On August lst I was admitted to Methodist Hospital for what was thought to be a bad case of intestinal flu. They did an ultrasound that night. The next morning I awoke to a man peering over me, with the word “oncology” on his lab coat. Gulp. He said they had seen what appeared to be an ovarian tumor, and that they would operate that afternoon. The tumor was cancerous. A couple of days later he waltzed in the room with a huge smile on his face, saying “Kathy, I’ve got the best news. The tumor was stage one, grade one and you won’t need chemo. I have every reason to expect a full recovery.” I rejoiced in the good news and thought there’d be smooth sailing ahead.
A week later, I had a heart attack. There was a blood clot in my lung. Two days later, I had another. I then sank into acute respiratory failure, and was put on a ventilator. This was a very dire situation. (My primary doc now tells me that there was doubt that I’d come out of this.)
But, I hung in there. I was still on nasal oxygen and there was little hope that I’d be able to be free of it. I was transferred to a smaller hospital, Regency, in Golden Valley. By then I was more aware of things. Although I could not move due to weakness., I insisted that they turn the oxygen level down each week. And, finally, I was free of it and my levels have been great ever since.
At the same time, however, another challenge presented itself - my kidneys crashed. I have been on dialysis 3x per week for kidney failure.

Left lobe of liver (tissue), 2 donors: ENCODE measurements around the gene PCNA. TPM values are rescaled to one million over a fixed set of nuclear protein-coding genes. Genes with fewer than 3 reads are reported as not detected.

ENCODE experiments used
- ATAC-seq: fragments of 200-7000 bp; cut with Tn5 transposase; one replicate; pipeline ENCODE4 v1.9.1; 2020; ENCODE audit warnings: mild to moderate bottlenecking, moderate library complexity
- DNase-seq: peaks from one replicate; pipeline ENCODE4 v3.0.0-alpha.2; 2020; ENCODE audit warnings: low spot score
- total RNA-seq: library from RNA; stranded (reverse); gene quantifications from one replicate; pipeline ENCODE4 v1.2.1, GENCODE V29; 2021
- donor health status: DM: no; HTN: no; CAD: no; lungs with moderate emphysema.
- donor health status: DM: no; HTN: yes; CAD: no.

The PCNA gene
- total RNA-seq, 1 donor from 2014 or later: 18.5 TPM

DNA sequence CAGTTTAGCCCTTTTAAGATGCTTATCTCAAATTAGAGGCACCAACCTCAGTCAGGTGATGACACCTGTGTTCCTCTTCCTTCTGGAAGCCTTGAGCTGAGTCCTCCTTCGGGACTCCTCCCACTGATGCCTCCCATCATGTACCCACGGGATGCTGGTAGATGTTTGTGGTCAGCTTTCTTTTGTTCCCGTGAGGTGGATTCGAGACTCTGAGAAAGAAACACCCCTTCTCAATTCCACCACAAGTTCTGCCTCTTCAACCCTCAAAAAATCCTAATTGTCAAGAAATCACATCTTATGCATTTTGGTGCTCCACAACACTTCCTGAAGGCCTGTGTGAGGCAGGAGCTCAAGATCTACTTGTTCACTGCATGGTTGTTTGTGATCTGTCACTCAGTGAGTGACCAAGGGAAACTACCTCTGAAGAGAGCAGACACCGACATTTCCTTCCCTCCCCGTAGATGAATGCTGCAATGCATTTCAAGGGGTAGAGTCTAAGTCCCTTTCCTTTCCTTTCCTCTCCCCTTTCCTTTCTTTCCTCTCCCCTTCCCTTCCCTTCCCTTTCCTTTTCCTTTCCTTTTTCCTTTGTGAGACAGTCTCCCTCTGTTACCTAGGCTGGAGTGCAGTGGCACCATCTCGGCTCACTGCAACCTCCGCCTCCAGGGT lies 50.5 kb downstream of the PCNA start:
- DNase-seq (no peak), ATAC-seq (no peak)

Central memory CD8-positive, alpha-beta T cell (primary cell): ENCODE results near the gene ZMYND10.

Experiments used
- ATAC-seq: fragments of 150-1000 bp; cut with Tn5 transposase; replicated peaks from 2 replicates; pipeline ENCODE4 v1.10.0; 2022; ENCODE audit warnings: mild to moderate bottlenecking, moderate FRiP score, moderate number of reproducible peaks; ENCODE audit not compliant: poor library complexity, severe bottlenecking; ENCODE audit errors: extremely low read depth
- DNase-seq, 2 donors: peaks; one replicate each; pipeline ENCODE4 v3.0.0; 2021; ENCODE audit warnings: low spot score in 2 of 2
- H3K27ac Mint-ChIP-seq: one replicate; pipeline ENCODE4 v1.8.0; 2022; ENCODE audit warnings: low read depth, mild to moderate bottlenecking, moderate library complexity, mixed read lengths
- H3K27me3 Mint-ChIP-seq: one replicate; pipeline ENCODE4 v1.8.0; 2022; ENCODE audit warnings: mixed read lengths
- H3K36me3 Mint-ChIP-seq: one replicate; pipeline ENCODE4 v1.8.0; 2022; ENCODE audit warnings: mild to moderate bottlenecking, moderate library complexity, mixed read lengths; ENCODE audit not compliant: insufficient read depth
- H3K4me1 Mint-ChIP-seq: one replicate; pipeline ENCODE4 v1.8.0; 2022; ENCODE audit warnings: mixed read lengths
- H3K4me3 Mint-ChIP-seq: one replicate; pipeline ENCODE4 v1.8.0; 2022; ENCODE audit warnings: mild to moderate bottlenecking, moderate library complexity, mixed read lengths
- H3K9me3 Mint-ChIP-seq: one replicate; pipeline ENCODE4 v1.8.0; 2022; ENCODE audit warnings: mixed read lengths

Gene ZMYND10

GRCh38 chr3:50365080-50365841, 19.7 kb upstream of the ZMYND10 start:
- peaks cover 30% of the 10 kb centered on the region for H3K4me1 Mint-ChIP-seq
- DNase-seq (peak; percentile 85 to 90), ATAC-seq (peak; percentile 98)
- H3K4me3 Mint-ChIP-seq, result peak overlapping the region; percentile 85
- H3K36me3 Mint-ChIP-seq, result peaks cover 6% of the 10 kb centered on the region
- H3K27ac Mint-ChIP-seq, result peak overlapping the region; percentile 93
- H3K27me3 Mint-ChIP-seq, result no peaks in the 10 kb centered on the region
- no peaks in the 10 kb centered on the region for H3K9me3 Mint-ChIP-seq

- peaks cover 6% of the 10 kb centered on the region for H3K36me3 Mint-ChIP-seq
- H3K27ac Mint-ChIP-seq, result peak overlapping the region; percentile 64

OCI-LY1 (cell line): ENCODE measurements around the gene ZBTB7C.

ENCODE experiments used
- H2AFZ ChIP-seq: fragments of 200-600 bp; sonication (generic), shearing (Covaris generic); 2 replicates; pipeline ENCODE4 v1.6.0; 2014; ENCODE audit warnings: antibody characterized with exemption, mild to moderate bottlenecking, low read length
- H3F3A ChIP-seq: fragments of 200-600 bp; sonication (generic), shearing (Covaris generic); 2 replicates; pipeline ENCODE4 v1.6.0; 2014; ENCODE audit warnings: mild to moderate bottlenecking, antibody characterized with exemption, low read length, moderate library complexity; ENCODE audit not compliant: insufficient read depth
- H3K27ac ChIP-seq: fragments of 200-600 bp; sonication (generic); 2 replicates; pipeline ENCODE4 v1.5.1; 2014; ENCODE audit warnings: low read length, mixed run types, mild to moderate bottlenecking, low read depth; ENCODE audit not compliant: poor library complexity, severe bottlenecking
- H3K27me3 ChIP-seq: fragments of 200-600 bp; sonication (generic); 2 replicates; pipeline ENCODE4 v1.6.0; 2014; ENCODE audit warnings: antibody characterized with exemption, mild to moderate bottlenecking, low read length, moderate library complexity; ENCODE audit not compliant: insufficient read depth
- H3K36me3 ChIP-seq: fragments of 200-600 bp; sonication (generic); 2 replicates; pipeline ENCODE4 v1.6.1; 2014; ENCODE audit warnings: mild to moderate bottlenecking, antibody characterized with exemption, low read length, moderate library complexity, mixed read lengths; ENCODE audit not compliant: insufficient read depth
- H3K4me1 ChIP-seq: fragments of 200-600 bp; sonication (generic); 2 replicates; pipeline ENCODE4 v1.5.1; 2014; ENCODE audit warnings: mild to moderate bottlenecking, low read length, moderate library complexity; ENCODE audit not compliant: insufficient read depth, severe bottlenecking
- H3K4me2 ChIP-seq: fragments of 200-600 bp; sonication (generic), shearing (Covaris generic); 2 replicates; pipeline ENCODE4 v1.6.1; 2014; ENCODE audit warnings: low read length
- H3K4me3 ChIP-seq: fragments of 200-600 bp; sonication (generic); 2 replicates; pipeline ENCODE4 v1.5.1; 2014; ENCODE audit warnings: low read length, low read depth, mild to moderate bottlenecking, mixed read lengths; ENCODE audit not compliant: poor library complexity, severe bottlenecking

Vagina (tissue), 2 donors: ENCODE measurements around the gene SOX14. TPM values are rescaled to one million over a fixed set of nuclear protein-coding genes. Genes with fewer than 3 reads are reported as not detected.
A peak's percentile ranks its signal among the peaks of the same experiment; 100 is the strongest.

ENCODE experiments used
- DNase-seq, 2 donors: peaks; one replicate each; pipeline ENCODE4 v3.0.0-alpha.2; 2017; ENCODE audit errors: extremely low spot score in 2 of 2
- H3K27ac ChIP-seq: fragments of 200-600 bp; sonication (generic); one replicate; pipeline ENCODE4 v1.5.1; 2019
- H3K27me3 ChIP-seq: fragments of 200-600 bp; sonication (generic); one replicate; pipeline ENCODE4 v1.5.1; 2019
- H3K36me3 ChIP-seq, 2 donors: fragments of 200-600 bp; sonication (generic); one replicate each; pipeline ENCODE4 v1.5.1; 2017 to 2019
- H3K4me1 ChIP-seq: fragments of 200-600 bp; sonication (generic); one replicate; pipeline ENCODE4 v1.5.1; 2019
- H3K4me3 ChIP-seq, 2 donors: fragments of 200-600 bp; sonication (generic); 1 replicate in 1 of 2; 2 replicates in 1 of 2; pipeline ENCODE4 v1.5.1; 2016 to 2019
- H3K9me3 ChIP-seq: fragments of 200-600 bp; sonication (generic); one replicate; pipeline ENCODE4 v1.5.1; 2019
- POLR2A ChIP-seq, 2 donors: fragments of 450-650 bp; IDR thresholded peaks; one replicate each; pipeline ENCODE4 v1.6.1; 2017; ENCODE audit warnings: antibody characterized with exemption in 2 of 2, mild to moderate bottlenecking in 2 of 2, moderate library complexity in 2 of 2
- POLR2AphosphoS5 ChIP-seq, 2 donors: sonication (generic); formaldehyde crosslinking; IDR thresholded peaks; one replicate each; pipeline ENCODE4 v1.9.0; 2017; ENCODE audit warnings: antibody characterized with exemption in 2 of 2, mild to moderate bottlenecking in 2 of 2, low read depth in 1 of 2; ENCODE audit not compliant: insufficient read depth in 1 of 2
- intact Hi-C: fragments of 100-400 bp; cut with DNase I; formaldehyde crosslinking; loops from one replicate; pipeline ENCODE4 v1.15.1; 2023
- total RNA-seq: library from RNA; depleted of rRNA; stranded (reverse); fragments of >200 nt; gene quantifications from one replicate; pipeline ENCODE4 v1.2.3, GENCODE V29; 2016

I was transferred to the Walker Methodist center about 6 weeks ago for final rehab. At first I could walk no more than a couple of steps. I could not hold my head up or turn over in bed. I had lost my swallow reflex and had to be fed through a tube in my nose and could take nothing by mouth. My tongue bled from the dryness. But, once again, I recovered, and the first sip of water was another victory to enjoy.
Once I regained strength, the physical therapists became like drill sergeants and pushed me to the limit. I would return to my room after a 30 minute session exhausted.
Finally, the day came for me to go home. The biggest challenge has been not to overdo things and pace myself accordingly. It was great to sleep in my own bed and not on a pillow with a plastic case.
Due to the dialysis schedule - 3.5 hours/3x per week, I will not be returning to work. It is very sad for me to refer to people as “a former co-worker”, for I enjoyed everyone I worked with.
In a fit of insanity, I got all of my hair chopped off. The quintessential bad haircut. But, what can I say, except “it will grow back.”
I have much to be thankful for - my insurance, which covered a whopping big hospital bill; my friend Elaine, who picked up my mail; my sister Joan and husband Merle who ran errands; my sister Jane who brought Esther to see me on Halloween Weekend in her jellyfish costume; everyone who sent cards and well wishes’; my oncologist, Peter A, who is a prince of a man and a stellar physician; my primary care doc, Steve B, who calmed me during several meltdowns.
I can’t wait until the sidewalks are clear so that I can walk outside. Alas, I guess it will be awhile.
Greet each day with joy. Do something nice for someone else. Pray for peace.